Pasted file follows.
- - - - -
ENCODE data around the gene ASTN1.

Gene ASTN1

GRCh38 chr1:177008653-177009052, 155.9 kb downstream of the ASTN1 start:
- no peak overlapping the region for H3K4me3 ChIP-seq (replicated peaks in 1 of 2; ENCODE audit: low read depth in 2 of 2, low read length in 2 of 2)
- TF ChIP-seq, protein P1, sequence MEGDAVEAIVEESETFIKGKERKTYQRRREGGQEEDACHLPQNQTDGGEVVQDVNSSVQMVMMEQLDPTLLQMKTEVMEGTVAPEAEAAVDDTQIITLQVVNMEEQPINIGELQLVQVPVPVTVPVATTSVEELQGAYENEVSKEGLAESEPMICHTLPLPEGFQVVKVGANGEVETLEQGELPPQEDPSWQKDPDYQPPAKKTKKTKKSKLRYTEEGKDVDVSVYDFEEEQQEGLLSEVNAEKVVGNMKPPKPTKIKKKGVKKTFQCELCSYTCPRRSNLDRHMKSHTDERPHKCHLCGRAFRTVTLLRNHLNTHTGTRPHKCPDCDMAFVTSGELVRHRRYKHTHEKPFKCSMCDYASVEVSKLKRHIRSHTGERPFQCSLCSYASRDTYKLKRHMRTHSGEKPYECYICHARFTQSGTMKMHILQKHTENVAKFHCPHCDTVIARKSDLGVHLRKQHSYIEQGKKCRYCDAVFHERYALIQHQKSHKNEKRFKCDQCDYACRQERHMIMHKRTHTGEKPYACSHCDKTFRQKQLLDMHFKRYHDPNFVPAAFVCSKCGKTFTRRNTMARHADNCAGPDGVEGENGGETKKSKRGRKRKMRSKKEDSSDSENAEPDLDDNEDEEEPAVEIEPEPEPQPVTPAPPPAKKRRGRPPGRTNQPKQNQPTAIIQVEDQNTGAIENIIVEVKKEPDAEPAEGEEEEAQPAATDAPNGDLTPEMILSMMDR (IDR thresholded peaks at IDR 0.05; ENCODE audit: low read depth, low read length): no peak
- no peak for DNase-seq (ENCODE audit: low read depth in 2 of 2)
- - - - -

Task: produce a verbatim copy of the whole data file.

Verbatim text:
ENCODE data around the gene ASTN1.

Gene ASTN1

GRCh38 chr1:177008653-177009052, 155.9 kb downstream of the ASTN1 start:
- no peak overlapping the region for H3K4me3 ChIP-seq (replicated peaks in 1 of 2; ENCODE audit: low read depth in 2 of 2, low read length in 2 of 2)
- TF ChIP-seq, protein P1, sequence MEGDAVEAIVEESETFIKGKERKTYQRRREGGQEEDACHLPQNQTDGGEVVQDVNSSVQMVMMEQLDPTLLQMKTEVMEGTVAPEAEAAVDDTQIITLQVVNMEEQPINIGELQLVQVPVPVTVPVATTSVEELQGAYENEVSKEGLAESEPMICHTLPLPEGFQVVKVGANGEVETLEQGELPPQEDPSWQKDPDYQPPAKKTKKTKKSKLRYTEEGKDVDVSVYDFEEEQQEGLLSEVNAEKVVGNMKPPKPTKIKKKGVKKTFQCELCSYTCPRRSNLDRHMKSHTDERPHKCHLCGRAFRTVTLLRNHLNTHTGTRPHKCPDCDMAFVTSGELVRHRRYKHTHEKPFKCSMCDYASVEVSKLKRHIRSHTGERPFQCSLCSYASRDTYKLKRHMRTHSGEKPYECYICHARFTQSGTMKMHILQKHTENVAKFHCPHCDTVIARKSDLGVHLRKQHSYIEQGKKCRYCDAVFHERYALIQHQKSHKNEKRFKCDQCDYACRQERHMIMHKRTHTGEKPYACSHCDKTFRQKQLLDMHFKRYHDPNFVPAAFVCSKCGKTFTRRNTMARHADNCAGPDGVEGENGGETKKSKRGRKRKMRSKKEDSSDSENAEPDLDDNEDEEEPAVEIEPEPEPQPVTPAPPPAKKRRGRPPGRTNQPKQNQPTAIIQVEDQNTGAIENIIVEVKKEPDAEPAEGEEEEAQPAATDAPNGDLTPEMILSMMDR (IDR thresholded peaks at IDR 0.05; ENCODE audit: low read depth, low read length): no peak
- no peak for DNase-seq (ENCODE audit: low read depth in 2 of 2)